Written by Ethan Newton
There is a discernible thread that runs through, or rather ties together, various endeavours and endeavourers in this world we inhabit, the community we have built. From a handmade florentine giacca to a Detroit made d-pocket motor jacket, the application is different, the aesthetic at odds, but a spirit of craft and utility, beauty in function and economy has them inexplicably linked.
Travelling south in the wardrobe, an engineer boot from the 50’s, Cats Paw with its distinctive white spots on the sole, cordovan uppers rubbed to a gleam, canted heel and cinched straps, shares a distinct heritage with the black dress oxford beneath the grey Birdseye the same man might wear twenty years later.
What is this spirit that unites them? And what drives the craftsmen that see fit to put hours in to the make of something the average consumer neither understands nor seeks? There are certainly consumers that can see the difference between a good and a great piece, but are they enough to sustain an industry?
Over the past decade, I have had the great pleasure to sit at eye level with giants of the classic menswear industry, from jacket makers and trouser makers, shoe makers, tie makers, leather craftsmen and mill owners. The respect and rivalry they afford each other has had the effect of refining every step, every craft, to a razor keen edge. They’d as soon admit their product inferior to another as they would be judged on the output of their worst day. Indeed many I have met will tear a sleeve from a jacket, it’s insertion close to sublime, on the whim of a slight difference in pitch to true, a degree of angle mirroring the degree of insanity the joy to create exceptional product inspires.
It is this community of rivalry that makes an amazing craftsman, inspiration and rivalry, good natured or not, in a community of makers so small and intimate that most will know the work of another on sight. I imagine that great renaissance artists were the same, secretly spying the works of another only to run back to a canvas or a fresco, rag in hand and margins of acceptable fault sheared even further toward naught. The patrons of these artists left us with the legacy of beauty that has defined each movement since, a foundation of art that by nature we praise, even when we reject it.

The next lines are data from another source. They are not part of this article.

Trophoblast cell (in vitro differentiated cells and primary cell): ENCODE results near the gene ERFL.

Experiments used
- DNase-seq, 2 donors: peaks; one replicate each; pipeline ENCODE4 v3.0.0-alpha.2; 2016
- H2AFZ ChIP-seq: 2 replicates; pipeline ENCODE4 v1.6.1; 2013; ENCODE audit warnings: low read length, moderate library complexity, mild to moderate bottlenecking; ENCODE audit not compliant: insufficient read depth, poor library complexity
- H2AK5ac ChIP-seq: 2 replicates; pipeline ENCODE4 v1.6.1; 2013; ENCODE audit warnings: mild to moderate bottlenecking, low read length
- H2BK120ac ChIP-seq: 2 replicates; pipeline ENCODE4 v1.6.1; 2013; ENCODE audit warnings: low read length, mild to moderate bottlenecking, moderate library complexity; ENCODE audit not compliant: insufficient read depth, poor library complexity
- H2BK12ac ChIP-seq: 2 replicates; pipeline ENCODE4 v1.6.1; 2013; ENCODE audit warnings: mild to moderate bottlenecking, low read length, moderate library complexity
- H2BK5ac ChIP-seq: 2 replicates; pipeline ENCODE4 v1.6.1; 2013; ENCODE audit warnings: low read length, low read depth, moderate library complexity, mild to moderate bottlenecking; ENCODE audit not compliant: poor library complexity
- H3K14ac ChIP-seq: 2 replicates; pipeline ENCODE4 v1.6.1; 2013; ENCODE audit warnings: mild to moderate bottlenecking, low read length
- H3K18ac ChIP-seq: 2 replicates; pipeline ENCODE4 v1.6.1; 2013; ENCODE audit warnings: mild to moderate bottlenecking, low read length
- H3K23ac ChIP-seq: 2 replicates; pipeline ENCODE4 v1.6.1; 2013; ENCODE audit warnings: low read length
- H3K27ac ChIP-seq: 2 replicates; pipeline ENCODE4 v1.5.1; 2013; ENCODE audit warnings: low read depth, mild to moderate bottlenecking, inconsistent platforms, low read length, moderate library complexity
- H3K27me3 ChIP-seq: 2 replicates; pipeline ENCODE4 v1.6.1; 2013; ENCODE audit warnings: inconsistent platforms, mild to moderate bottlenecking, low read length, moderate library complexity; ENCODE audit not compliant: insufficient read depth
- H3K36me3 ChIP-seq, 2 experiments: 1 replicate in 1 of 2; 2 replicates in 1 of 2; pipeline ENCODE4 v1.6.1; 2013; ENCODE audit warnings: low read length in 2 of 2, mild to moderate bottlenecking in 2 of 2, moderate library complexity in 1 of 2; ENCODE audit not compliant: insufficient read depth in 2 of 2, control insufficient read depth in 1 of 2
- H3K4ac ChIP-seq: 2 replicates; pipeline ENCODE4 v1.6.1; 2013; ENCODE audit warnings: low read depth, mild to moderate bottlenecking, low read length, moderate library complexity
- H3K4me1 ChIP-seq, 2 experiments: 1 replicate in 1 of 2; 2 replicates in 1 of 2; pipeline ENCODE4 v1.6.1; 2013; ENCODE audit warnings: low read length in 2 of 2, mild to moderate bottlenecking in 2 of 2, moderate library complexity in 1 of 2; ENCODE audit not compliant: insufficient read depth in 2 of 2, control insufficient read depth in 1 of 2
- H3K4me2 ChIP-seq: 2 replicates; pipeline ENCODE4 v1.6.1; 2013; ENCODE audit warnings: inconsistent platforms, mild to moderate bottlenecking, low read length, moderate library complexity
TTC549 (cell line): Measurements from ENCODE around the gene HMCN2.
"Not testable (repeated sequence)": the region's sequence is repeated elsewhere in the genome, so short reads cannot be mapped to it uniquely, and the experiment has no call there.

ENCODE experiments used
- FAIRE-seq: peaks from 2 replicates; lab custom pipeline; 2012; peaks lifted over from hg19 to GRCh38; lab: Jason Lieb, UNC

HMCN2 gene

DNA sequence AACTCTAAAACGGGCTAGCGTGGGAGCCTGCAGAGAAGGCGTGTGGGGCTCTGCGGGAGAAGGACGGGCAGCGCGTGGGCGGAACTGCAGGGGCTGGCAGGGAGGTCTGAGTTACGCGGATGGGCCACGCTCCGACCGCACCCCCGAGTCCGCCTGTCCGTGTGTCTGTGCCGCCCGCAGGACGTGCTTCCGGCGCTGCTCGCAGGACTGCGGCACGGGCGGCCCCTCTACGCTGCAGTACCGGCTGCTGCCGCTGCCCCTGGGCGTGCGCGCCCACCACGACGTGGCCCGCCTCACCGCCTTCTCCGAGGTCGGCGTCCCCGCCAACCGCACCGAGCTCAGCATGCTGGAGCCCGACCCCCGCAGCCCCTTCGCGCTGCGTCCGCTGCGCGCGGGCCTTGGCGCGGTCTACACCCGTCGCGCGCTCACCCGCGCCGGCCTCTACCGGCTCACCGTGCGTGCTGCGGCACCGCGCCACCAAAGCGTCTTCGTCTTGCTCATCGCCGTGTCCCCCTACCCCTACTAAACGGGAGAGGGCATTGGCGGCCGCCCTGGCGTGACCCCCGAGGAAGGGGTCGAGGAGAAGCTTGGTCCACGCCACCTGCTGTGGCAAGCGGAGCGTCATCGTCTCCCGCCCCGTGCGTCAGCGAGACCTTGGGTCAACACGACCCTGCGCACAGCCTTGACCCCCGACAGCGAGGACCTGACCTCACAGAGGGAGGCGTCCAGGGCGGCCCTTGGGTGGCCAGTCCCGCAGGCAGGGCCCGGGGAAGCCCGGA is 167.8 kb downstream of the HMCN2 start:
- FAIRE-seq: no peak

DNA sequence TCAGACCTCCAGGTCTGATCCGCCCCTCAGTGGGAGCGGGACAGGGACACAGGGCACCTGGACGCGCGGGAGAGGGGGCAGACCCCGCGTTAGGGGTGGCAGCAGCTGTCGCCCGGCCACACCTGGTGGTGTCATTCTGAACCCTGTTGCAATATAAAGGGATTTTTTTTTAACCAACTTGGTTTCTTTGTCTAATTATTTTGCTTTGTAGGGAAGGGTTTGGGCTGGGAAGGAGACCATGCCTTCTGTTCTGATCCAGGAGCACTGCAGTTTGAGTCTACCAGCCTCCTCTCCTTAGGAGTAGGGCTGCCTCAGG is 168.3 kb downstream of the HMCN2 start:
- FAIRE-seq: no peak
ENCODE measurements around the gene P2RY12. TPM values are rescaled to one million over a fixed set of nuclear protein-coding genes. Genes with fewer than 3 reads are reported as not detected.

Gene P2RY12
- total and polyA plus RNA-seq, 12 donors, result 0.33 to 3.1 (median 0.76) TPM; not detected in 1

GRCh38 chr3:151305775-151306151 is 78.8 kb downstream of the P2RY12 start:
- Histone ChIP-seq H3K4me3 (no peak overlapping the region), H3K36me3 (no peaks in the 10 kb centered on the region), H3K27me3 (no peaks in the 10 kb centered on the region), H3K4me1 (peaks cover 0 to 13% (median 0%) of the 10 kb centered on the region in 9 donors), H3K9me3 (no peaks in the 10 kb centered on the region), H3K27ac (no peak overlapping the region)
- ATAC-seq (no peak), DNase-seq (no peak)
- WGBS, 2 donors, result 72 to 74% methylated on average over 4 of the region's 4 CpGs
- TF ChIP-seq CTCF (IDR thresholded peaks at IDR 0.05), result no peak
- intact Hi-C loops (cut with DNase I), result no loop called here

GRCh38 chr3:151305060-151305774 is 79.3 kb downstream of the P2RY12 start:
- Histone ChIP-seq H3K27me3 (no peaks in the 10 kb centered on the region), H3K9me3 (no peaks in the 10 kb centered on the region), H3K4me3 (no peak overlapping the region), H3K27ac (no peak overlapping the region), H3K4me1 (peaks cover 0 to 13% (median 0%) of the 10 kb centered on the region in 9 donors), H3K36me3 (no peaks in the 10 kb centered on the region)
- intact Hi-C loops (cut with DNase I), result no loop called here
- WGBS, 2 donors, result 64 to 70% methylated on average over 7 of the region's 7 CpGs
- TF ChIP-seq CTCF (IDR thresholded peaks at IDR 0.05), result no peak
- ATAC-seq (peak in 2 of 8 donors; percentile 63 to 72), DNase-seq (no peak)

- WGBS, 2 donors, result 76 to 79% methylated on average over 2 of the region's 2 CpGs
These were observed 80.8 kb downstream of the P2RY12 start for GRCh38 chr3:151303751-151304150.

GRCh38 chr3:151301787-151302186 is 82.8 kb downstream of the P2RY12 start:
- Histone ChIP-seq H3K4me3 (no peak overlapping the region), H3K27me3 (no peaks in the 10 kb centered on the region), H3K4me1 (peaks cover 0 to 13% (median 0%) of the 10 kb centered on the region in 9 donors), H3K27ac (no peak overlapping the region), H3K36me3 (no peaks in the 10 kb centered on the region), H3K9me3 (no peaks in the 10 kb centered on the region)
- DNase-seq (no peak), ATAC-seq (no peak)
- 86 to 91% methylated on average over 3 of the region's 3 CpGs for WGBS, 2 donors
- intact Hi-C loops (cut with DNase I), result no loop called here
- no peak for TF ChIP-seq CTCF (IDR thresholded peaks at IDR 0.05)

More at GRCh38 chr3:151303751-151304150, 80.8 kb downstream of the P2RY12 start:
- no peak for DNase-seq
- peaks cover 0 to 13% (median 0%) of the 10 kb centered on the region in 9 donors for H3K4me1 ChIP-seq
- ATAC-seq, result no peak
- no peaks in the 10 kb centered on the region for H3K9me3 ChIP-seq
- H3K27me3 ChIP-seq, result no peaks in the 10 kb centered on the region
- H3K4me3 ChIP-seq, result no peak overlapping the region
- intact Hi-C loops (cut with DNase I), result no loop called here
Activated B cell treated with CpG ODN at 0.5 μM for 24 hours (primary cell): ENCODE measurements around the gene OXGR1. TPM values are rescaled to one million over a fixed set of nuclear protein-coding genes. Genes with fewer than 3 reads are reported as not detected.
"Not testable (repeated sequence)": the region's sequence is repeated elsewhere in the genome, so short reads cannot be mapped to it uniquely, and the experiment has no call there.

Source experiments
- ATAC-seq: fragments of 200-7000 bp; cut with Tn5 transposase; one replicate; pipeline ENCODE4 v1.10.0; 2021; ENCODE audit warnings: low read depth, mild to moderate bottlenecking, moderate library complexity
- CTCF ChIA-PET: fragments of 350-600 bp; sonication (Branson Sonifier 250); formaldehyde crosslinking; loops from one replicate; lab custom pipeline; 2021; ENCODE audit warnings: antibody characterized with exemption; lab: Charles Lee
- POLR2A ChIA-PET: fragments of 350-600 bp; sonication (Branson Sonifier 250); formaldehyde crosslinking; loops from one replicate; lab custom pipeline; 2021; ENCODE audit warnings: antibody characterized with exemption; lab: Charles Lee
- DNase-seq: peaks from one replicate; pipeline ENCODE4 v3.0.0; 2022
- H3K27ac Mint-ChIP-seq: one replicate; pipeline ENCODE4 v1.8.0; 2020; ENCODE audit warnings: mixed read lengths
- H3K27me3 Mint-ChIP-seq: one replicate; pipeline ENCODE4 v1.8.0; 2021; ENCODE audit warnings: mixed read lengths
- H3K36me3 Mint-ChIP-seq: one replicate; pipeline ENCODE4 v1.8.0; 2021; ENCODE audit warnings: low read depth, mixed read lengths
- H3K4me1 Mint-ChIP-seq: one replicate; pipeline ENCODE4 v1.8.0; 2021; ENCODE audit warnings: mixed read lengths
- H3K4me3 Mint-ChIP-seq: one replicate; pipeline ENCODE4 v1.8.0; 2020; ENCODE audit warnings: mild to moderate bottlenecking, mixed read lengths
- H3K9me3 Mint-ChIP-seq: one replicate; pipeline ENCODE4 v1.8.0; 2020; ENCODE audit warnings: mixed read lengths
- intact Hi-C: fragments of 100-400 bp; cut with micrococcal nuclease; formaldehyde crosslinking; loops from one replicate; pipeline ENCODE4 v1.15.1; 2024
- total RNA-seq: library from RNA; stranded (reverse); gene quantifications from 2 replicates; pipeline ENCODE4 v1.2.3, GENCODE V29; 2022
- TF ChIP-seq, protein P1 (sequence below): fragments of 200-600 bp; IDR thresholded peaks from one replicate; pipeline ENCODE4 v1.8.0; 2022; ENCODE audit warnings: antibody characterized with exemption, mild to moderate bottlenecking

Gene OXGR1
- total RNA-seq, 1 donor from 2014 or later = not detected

The great masters of tailored clothing, shoes and the accoutrements that season each wardrobe are amongst us still, or their protégés, their right hands, still working at an art that they were taught by these lions of industry. Attolinis and Tuczek’s through Panicos and Ugolinis, Anglofilos and Spigolas carry a learned history that we can still continue to patronize.
And us, the mad and maddening that are customers of such artisans, we are patrons and not consumers, regardless of how conscious we are to this noble pursuit. Every time we drop coins in an artisans pocket rather than a corporations coffers, we vote for craft, for art, and for an ongoing community of masters and apprentices.
It sounds so very high minded, the irony doesn’t escape me that I have built my career, and a tenuous financial security, on the appreciation of this work. But I hope over the coming pages and posts to document something of these great talents, and perhaps inspire a few more people to vote with their dollars for something above consumerism and fast fashion, and invest in a culture that might otherwise be lost.
I invite you along for the ride.